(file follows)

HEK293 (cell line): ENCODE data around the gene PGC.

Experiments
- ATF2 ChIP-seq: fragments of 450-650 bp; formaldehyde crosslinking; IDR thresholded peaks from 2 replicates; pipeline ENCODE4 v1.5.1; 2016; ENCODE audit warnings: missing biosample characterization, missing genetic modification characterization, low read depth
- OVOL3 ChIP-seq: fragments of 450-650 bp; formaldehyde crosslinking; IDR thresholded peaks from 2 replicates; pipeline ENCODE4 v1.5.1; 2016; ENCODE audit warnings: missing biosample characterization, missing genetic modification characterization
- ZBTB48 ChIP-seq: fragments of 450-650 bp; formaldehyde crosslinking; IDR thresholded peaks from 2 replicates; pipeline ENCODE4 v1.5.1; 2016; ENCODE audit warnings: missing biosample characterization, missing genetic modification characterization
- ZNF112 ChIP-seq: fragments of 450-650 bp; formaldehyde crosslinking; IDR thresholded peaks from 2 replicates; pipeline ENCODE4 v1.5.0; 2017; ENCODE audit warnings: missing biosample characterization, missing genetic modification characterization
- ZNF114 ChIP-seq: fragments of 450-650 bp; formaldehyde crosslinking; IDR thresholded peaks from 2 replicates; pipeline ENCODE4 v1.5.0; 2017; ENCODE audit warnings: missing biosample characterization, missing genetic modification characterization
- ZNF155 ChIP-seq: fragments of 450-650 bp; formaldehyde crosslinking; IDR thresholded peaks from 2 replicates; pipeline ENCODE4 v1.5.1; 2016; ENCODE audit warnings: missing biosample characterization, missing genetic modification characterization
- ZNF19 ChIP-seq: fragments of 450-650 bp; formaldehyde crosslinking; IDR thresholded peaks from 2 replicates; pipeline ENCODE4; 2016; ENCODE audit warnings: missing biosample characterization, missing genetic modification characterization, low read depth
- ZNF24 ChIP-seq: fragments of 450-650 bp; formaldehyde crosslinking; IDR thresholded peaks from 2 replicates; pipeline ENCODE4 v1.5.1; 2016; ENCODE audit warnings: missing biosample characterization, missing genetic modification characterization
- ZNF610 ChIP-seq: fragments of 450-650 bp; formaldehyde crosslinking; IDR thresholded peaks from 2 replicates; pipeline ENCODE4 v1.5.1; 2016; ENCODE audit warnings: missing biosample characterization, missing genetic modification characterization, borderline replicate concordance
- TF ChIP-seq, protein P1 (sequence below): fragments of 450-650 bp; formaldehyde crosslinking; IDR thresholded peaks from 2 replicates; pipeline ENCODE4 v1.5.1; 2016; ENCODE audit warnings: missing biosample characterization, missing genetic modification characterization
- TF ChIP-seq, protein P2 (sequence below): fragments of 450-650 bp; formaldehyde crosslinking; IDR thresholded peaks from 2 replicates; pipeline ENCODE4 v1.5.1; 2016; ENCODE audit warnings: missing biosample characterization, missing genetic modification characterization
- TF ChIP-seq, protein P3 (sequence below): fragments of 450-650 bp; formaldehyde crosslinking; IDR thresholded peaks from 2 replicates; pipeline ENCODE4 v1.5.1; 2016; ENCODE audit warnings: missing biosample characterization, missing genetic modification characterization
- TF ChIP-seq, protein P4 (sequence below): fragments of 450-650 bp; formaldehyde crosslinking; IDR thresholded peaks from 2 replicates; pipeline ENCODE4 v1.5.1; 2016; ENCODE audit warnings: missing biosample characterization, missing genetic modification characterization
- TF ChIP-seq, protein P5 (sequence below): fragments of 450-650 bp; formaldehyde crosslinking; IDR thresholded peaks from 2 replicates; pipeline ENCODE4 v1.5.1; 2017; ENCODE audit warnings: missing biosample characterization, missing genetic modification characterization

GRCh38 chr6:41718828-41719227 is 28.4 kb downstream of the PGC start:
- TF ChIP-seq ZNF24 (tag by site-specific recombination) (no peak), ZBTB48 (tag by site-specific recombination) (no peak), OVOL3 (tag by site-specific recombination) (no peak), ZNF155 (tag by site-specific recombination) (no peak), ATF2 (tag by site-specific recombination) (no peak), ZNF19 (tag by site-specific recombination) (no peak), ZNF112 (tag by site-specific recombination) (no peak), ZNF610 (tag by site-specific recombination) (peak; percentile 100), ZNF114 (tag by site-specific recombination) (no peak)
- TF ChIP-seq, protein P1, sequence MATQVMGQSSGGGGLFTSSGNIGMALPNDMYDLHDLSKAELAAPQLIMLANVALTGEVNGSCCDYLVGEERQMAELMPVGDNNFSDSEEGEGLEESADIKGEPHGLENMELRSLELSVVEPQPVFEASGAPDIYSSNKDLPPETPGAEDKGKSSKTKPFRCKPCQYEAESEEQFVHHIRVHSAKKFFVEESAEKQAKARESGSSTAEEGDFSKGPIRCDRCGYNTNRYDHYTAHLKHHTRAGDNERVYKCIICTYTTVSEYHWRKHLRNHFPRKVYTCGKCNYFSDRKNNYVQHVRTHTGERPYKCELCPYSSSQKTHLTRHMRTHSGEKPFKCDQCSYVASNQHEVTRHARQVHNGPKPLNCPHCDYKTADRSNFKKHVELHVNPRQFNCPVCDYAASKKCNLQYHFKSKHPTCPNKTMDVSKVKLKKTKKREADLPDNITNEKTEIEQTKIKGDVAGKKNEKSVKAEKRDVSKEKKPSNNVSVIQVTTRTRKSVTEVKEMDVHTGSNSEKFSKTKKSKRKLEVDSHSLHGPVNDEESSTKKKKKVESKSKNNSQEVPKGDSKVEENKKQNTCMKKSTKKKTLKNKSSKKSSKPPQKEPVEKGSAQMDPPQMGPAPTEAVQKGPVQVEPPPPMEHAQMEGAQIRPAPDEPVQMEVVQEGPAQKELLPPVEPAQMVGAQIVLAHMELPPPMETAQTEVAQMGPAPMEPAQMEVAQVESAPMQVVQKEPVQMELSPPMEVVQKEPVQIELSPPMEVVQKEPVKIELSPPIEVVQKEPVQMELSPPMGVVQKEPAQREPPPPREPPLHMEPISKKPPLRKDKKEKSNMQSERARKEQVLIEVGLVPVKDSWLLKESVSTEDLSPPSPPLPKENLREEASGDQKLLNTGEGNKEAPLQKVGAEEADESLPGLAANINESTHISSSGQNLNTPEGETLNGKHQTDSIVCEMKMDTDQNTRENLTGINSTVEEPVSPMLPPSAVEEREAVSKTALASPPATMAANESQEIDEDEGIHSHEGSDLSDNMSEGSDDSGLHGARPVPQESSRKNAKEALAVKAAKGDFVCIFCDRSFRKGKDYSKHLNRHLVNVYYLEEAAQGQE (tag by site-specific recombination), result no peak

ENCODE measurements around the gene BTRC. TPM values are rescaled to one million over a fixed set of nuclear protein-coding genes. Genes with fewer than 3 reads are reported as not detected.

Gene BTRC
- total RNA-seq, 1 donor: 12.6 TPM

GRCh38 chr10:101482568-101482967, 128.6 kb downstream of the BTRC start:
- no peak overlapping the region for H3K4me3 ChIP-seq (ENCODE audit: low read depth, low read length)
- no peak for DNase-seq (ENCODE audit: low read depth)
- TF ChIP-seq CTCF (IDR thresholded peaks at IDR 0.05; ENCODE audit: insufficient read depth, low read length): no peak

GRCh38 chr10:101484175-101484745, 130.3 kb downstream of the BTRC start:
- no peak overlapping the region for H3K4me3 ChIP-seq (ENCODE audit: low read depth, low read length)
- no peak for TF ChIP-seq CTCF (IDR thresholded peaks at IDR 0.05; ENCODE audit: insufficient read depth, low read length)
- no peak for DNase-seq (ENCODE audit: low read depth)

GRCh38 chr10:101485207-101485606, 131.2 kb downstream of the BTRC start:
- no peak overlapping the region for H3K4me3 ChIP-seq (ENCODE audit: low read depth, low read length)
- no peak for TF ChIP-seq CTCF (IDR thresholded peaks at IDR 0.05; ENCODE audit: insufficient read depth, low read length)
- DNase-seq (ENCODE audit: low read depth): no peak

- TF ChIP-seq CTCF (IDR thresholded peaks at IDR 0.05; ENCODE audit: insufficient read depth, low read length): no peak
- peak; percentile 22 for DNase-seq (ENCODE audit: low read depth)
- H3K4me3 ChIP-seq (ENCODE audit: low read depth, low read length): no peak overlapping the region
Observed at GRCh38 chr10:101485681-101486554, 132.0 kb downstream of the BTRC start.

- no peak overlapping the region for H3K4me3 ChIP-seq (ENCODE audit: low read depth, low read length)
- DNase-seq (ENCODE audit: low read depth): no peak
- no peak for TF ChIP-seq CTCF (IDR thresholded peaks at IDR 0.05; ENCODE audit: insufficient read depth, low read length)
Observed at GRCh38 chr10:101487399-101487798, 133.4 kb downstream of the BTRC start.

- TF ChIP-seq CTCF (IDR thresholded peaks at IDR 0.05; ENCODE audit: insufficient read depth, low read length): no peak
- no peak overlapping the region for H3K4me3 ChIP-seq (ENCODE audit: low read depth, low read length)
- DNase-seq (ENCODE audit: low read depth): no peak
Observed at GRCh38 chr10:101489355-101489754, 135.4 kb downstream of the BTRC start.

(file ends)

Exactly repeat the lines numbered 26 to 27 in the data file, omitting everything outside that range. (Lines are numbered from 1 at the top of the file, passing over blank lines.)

- TF ChIP-seq CTCF (IDR thresholded peaks at IDR 0.05; ENCODE audit: insufficient read depth, low read length): no peak

GRCh38 chr10:101484175-101484745, 130.3 kb downstream of the BTRC start: